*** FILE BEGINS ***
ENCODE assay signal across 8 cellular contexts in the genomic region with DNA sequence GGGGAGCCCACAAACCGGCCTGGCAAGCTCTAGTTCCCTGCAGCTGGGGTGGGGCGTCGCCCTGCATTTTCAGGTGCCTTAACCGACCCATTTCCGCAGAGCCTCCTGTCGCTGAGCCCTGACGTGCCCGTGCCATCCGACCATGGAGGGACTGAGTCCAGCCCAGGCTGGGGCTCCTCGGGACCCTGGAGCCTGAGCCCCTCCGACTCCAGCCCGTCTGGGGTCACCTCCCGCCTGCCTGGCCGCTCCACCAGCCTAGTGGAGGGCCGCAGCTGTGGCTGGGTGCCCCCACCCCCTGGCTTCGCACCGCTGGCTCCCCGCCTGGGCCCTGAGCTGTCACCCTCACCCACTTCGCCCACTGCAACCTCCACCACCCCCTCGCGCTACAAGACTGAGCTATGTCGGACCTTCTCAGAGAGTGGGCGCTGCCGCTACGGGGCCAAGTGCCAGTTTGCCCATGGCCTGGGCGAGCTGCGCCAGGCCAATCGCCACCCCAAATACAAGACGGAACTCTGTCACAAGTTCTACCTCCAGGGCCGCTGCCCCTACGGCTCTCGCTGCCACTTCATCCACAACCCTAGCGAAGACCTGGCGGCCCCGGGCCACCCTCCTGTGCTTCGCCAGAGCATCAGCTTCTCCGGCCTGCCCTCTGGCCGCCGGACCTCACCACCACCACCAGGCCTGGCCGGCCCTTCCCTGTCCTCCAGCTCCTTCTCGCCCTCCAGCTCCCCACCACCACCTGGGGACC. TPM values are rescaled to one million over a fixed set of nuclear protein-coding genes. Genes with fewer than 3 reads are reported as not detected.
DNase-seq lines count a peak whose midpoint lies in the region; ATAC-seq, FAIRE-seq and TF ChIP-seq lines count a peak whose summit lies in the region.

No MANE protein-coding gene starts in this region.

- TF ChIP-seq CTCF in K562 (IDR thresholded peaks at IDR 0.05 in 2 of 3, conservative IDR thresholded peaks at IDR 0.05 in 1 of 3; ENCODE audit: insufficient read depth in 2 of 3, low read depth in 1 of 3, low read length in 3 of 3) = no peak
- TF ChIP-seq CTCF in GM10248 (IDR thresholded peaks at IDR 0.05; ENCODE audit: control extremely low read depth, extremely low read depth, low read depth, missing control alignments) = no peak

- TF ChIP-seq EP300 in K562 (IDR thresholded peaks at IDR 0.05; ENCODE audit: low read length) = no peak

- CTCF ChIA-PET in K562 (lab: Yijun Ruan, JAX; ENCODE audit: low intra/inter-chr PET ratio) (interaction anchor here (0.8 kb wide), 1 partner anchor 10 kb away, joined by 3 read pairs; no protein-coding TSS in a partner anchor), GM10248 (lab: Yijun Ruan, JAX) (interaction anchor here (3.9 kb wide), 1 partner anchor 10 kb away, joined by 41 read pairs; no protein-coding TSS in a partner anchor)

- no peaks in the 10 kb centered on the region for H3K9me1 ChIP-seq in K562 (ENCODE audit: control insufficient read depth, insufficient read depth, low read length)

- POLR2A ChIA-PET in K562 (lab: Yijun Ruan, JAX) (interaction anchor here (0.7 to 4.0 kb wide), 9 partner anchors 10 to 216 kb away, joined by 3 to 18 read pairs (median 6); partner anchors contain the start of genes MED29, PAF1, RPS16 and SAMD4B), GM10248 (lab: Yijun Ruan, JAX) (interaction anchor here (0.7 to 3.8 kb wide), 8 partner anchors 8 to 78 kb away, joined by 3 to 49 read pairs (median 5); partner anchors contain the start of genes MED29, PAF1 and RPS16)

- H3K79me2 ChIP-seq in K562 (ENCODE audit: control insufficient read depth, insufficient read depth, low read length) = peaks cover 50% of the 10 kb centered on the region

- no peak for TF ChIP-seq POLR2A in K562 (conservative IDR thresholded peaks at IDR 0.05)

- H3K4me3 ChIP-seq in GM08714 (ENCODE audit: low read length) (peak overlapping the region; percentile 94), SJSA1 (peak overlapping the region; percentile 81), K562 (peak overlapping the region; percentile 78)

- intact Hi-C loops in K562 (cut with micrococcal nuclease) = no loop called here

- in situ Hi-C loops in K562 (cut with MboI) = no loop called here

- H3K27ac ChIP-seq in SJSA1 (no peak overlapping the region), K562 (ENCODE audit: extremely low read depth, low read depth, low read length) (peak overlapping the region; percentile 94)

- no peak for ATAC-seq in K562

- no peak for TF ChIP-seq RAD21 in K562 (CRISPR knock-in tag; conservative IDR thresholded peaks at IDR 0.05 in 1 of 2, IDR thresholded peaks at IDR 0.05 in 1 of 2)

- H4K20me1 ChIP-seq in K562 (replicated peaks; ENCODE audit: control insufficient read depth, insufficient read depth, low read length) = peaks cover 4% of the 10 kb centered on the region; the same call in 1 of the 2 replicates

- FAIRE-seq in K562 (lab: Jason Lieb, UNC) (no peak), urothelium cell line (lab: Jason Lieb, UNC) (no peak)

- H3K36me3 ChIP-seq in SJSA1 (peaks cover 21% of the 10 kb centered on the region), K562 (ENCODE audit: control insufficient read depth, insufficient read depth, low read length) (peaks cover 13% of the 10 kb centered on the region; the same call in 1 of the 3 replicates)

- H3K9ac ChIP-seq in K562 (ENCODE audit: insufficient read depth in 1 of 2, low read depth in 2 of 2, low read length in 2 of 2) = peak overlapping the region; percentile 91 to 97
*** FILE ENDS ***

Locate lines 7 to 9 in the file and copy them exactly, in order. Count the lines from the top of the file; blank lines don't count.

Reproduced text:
- CTCF ChIA-PET in K562 (lab: Yijun Ruan, JAX; ENCODE audit: low intra/inter-chr PET ratio) (interaction anchor here (0.8 kb wide), 1 partner anchor 10 kb away, joined by 3 read pairs; no protein-coding TSS in a partner anchor), GM10248 (lab: Yijun Ruan, JAX) (interaction anchor here (3.9 kb wide), 1 partner anchor 10 kb away, joined by 41 read pairs; no protein-coding TSS in a partner anchor)

- no peaks in the 10 kb centered on the region for H3K9me1 ChIP-seq in K562 (ENCODE audit: control insufficient read depth, insufficient read depth, low read length)

- POLR2A ChIA-PET in K562 (lab: Yijun Ruan, JAX) (interaction anchor here (0.7 to 4.0 kb wide), 9 partner anchors 10 to 216 kb away, joined by 3 to 18 read pairs (median 6); partner anchors contain the start of genes MED29, PAF1, RPS16 and SAMD4B), GM10248 (lab: Yijun Ruan, JAX) (interaction anchor here (0.7 to 3.8 kb wide), 8 partner anchors 8 to 78 kb away, joined by 3 to 49 read pairs (median 5); partner anchors contain the start of genes MED29, PAF1 and RPS16)